Matabele ants (Pachycondyla analis) are large, black ants, often seen crossing roads in dense, long columns. Each of these columns represents a different colony of these insects, and is made up of sterile female workers. Matabele ants, named after a tribe of Zulu warriors, are voracious predators that specialize in hunting termites. The hunt begins with a single scout locating a vulnerable opening to an underground termite nest. She then leads an army of several hundred workers towards the nest, where each ant kills several termites, and carries them back in their mandibles. The prey is then divided among the workers, the queen, and the developing larvae in the ant colony.
Matabele ants can defend themselves with a powerful stinger, but they don’t attack people on purpose. When driving on Gorongosa roads, be careful not to crush these fascinating insects – they’re protected in the Park just like any other animal. If you see a column crossing the road, stop the vehicle and let them pass, it will only take a few minutes and give you an opportunity to observe one of the most successful predators of Gorongosa.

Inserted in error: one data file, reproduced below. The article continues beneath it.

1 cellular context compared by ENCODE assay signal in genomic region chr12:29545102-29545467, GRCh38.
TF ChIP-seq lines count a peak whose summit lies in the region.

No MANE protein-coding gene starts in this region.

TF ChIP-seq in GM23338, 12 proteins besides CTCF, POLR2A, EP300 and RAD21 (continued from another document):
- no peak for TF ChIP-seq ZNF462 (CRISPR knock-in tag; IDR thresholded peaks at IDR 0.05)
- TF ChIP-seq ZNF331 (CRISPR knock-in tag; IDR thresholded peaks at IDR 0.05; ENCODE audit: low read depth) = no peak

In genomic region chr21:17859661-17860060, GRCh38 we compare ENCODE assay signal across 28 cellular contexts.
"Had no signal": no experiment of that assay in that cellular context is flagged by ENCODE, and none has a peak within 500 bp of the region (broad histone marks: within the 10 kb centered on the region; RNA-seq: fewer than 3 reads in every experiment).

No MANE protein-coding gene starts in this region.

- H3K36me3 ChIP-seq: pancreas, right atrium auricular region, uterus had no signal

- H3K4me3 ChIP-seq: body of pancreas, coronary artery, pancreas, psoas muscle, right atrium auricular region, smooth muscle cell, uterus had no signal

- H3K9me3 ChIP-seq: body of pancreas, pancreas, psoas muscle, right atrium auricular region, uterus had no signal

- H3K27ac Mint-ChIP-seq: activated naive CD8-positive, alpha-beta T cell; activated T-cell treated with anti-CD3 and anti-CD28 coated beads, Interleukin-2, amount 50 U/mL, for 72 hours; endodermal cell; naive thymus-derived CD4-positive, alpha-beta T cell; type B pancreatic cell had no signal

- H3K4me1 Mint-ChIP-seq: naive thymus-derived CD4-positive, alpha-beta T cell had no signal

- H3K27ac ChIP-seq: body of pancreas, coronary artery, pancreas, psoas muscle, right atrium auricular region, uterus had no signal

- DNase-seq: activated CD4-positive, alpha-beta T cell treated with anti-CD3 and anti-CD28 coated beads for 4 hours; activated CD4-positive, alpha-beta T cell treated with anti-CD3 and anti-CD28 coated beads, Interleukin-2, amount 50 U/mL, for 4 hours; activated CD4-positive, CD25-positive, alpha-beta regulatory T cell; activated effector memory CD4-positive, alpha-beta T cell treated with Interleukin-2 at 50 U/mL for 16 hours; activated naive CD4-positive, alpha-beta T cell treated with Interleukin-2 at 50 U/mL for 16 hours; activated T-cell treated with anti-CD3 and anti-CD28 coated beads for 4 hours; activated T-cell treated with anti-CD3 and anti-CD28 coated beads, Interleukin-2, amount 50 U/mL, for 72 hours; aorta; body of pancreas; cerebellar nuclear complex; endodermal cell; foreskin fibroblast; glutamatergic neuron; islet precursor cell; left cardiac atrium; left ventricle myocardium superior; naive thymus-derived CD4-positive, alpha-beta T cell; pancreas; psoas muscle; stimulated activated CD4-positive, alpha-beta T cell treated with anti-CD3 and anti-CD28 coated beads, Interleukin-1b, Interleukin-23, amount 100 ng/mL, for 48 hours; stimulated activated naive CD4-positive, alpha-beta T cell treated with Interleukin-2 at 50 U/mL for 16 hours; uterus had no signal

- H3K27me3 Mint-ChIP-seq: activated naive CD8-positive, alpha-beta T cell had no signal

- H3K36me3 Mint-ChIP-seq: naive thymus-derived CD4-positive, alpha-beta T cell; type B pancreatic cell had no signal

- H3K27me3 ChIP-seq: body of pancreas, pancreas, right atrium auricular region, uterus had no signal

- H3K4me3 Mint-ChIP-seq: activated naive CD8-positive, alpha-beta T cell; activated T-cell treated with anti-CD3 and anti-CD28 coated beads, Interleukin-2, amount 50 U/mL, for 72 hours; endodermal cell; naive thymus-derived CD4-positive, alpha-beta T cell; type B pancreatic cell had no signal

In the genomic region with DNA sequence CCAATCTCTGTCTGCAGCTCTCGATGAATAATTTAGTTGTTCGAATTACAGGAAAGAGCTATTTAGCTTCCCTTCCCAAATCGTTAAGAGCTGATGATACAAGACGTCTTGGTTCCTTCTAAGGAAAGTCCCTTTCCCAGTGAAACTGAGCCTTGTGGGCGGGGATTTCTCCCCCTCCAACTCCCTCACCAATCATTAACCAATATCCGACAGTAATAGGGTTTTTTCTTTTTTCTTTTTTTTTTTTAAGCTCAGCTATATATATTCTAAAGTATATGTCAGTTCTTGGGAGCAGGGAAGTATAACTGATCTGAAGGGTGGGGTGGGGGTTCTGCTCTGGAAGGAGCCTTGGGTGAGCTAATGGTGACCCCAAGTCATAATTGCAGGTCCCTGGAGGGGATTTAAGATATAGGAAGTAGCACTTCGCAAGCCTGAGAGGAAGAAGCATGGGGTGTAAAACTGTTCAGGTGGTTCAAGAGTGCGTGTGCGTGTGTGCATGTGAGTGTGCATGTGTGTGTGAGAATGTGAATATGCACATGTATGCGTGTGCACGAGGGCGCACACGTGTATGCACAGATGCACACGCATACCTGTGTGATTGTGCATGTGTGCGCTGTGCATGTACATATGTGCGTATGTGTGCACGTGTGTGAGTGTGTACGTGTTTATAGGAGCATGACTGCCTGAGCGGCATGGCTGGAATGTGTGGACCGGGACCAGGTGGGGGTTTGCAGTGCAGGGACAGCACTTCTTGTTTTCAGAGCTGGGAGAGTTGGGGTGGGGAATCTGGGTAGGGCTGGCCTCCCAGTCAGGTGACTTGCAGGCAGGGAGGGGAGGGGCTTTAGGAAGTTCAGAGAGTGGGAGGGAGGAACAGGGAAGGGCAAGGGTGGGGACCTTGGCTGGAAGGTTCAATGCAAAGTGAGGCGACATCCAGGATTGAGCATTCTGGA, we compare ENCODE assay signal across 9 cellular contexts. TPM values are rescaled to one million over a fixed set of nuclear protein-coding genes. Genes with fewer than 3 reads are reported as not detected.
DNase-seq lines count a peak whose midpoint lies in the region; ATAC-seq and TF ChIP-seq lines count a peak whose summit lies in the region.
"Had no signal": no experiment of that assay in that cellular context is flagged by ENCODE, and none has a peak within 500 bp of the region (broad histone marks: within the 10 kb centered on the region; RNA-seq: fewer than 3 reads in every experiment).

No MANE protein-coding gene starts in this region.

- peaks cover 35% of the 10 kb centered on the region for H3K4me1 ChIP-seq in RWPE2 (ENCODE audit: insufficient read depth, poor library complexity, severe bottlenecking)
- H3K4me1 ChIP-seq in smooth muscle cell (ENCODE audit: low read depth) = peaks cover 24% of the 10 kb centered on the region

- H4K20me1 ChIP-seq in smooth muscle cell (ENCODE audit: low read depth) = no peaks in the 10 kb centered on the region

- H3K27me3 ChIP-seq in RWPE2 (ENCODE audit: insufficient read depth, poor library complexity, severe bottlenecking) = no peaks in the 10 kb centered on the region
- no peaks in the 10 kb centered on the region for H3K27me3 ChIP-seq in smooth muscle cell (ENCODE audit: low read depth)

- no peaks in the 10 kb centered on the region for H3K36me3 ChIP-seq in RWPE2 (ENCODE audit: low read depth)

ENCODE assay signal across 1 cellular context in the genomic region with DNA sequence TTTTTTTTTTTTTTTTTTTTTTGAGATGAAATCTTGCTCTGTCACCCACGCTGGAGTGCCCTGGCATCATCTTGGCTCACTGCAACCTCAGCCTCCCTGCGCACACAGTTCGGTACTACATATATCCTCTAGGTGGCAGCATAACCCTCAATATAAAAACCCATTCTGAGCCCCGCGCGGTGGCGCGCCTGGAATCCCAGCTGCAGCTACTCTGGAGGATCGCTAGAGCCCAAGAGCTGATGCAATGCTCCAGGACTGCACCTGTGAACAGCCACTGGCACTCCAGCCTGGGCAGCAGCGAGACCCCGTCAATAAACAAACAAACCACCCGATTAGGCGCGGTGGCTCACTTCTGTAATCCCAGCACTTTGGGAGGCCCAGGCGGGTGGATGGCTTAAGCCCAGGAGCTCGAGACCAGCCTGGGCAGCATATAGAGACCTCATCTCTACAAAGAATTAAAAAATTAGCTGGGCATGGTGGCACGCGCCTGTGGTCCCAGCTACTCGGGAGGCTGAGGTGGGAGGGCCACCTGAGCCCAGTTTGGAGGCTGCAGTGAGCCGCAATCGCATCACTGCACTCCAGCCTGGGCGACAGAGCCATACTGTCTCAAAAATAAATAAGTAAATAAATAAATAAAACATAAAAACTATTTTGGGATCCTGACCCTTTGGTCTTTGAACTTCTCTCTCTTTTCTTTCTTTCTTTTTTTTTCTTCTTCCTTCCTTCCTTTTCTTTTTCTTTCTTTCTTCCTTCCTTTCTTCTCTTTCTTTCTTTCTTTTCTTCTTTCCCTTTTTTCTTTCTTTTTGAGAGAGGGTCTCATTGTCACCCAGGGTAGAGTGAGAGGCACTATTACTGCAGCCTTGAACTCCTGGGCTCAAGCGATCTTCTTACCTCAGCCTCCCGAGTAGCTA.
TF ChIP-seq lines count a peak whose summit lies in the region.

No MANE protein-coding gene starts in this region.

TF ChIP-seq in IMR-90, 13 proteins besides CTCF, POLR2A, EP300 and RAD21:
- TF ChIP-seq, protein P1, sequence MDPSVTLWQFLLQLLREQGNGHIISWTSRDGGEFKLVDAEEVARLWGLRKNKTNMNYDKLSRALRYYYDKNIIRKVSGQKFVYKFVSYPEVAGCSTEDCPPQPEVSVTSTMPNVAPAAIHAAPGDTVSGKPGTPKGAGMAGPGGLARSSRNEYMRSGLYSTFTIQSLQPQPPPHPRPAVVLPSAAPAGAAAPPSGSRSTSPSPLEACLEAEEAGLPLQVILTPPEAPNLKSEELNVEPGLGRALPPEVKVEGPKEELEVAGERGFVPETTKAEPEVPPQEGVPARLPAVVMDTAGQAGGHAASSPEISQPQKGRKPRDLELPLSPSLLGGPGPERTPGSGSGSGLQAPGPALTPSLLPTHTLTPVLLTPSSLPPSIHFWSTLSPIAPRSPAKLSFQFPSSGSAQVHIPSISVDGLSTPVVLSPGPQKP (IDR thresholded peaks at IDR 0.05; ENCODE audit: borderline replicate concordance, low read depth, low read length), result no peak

Shortly after arriving in the Gorongosa National Park in Mozambique I witnessed a puzzling phenomenon: while exploring the network of roads in the woodland savannas of the Park our local driver would barely slow down to avoid hitting antelopes and warthogs, but immediately slammed on the brakes if he noticed a long column of large black ants that were streaming from one side of the road to the other. We couldn’t quite get the exact explanation for his reluctance to drive over the insects (although we were very happy about it), but eventually gathered that driving over them could bring great misfortune. Read more from our blog